Friday, December 27, 2013

Tips: Value creates distance

This very simple watercolor demonstration can help you have a better understanding how value creates distance in a landscape. 

This segment is from my Atmospheric Landscape DVD part 2, or you can find more information on how this basic technique is applied to other landscapes in my book Watercolor Essentials by Northlight Publications or visit www.birgitoconnor.com


Monday, December 16, 2013

Tips: How to Paint a Rainstorm in Watercolor


With only a few simple steps and a limited palette learn how to do paint a rainstorm in watercolor. .. enjoy


Sunday, December 8, 2013

Tips: How to see value



We all know that value is what gives an image depth, but many people have a problem seeing it. When you look at a subject you can easily see light and dark and maybe an occasional medium value. The trick is to notice other value changes, the more subtle ones. Because this is what will make your painting more interesting.

I know that many artists talk about values as numbers, I can never remember which way it goes 0-10 dark to light  / 0 - 10  light to dark.  Everyone seems to approach the scale a little differently. Either way the scale below will give you an idea of the range of value that can be used. 

For instance - See what I mean  




Values are very important to a painting but I don't think you need to feel that you have to remember which way or what number a value is. I think it is much more important to just start to have an awareness of them and intuitively begin to incorporate them into your work.

When painting my basic rule is:  For landscapes due to atmospheric conditions, darker colors in the foreground and lighter colors in the background to create distance. But sometimes there can be clouds, which can cast darker shadows on the mountains so occasionally changes may be needed. For flowers I approach it differently it is actually backwards, I usually have my lighter colors in the foreground and darker colors in the background to create impact. Dramatic value changes from dark to light or light to dark can help give the viewer a starting point that leads them through different values into the distance.
Value Example from my "Watercolor Essentials" Book   W/C 140 lb CP paper


How to see value
If you have been painting for a while you probably can just look at an object and see the subtle value changes without any problem. But for those of you that are just starting out and are looking for an easier way to see or understand value all you have to do is use any RED transparent film, acetate or hard plastic to eliminate all color and reveal only the values. This works well if you are plein air painting, doing a still life or looking at a photograph.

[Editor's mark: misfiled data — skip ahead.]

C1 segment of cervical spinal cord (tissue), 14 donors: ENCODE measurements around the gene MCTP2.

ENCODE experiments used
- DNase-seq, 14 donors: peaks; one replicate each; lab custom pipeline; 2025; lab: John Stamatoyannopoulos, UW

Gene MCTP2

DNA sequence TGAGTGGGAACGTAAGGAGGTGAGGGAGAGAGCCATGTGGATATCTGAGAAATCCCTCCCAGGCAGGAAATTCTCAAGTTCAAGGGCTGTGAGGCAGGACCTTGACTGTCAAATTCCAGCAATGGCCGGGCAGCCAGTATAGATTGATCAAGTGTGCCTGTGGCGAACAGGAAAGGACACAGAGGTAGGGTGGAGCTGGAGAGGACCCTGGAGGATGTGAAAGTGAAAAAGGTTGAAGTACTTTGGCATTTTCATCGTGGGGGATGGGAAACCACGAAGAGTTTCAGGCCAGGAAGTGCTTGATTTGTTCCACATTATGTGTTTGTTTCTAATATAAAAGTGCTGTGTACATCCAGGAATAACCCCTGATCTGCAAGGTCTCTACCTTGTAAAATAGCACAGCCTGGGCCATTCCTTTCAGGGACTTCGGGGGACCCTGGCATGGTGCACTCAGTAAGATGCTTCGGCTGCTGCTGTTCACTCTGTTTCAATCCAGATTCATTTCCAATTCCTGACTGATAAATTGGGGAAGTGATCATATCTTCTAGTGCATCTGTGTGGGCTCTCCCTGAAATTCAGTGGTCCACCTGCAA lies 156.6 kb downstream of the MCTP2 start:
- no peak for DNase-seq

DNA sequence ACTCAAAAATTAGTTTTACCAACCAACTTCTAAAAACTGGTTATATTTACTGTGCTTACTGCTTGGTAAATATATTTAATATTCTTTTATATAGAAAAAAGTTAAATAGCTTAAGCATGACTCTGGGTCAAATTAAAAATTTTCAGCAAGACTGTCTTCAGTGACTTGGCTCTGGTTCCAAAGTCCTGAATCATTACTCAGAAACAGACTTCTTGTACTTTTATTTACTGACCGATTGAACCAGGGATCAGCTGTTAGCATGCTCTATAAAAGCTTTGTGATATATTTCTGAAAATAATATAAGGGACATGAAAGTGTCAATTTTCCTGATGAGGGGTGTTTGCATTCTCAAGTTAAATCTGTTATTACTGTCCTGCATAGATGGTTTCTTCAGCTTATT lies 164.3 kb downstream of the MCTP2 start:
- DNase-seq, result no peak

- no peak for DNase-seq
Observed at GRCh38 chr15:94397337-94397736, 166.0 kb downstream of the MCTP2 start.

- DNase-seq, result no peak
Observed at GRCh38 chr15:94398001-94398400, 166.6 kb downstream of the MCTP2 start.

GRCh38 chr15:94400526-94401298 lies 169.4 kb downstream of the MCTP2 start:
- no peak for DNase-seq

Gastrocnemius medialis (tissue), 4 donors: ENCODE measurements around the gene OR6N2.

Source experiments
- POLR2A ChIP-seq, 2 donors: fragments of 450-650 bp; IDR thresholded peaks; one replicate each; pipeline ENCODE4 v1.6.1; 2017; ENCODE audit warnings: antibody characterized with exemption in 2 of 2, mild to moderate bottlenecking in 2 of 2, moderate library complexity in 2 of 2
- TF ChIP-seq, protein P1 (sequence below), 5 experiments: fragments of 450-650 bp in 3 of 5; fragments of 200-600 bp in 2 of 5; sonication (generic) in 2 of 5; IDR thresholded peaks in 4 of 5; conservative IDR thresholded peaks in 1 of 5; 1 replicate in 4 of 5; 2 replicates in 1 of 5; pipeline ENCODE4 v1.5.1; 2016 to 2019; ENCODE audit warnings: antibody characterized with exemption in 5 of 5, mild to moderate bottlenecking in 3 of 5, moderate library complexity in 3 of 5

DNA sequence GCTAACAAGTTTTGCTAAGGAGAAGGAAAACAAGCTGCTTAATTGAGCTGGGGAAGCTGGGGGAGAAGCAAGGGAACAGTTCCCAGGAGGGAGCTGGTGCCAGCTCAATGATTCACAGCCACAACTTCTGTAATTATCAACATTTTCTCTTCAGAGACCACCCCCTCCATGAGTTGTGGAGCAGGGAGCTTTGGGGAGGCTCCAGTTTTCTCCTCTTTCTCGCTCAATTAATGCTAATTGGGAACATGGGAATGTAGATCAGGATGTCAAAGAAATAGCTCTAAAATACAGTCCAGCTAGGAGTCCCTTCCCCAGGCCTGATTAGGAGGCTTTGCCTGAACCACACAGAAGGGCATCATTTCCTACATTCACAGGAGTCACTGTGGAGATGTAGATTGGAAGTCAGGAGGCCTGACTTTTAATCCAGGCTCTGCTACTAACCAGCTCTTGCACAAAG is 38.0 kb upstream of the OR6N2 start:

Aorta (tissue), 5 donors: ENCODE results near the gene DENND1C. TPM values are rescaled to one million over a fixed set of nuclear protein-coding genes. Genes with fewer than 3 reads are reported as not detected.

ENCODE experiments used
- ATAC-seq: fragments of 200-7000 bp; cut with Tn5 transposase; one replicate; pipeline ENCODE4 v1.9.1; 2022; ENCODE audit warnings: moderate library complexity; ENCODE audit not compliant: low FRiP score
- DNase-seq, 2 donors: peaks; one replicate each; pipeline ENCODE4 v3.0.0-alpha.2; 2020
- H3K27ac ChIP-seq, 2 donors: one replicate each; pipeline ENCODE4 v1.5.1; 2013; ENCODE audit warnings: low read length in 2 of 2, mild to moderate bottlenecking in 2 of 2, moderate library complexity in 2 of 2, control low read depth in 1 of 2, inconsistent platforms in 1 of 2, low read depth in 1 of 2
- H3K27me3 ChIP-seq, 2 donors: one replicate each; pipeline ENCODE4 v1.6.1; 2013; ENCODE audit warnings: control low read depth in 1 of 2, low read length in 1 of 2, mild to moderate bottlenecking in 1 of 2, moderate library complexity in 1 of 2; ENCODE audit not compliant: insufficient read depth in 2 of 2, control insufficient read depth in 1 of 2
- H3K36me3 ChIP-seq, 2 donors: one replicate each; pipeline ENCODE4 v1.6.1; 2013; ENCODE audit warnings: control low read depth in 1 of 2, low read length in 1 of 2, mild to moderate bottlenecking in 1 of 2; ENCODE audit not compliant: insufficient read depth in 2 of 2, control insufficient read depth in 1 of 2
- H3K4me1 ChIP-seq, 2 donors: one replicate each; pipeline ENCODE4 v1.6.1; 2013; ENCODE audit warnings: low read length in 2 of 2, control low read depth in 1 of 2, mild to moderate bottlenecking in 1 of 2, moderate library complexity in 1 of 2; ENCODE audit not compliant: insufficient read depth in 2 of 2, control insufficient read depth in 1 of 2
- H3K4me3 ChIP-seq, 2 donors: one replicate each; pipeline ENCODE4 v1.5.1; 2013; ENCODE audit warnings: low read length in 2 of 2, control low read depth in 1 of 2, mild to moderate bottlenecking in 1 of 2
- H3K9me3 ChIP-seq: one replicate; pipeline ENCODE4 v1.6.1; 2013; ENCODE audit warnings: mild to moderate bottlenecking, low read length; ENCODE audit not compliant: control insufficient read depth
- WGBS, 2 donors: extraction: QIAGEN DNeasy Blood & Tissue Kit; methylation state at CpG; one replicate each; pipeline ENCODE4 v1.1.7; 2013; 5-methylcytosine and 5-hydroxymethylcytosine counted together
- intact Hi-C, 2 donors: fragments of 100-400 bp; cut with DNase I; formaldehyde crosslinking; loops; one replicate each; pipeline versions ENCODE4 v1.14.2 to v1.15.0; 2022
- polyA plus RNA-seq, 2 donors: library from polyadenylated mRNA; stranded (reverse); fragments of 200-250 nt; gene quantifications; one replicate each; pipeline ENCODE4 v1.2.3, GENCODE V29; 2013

If you quilt you may already be aware of this nifty little tool that works for both quilting and painting.  You can get the Ruby Beholder available through quilting stores or online suppliers. If you would rather make your own that works too, go to your local Tap plastics and get a small piece of red Plexiglas and you ready to go.

The Ruby Beholder available through quilting stores or online suppliers

When working from photographs another very simple way to see value is to make a black and white  copy. This way you will be able to see the subtle value changes that you might not have noticed when looking at the color image.

Friday, December 6, 2013

Tips: Proper care of Watercolor Brushes


Brushes can make a difference in the success of your paintings, many of them can be quite expense and if you take care of them they can last a very long time.

When painting I like to place my brushes on a terry towel to absorb the excess water and prevent them from rolling over the table and possibly on my painting. After painting I lay my brushes flat or at a “slight angle” tip down to allow the excess water to drain off. 

 

Cleaning your brush
I simply rinse my brush with clean water. Washing them with too much soap can damage and dry the hair making them brittle. If you feel that you still really need to wash your brush then use a mild soap, such as ivory, baby soap or brush soap (which is specifically designed for washing brushes). Put a little soap in the palm of your hand and work it into the hair of the brush. Repeat as needed.

Shape
To reshape your brush, wet the tip then flick your wrist in a downward motion to remove the excess water and reshape the point. If you prefer not to flick your brush, on a soft terry towel remove the excess water then gently reshape it back to a point and let dry.

Storage
In between paintings place your clean dry brushes handle down in a heavy clay, stone jar or pot, keep the ferrule (tip) side up in the air to dry. If you are not going to use your brushes for a long period of time you might want to store them in an airtight container. First make sure that they are clean and completely dry. A damp brush can create mildew and damage the hair, if you are storing them for an extend time consider mothballs to prevent against moth damage.

DO NOT
Do not use your good brushes for masking fluids and drawing gum
Do not use your good watercolor brushes for oil or acrylic painting.
Do not cut your brushes to reshape them
Do not leave your brushes submerged tip down in water or it will loosen the glue in the ferrule and the tip will eventually come off and ruin the shape in the tip.

When traveling
Consider dipping your brush into concentrated Murphy’s pure vegetable oil soap - let dry, once dry it holds it’s shape  (if needed you can try this method to reshape your brush or tame some of those crazy hairs that can happen) When you are ready to use them again simply thoroughly wash your brush with clean water to remove the soap.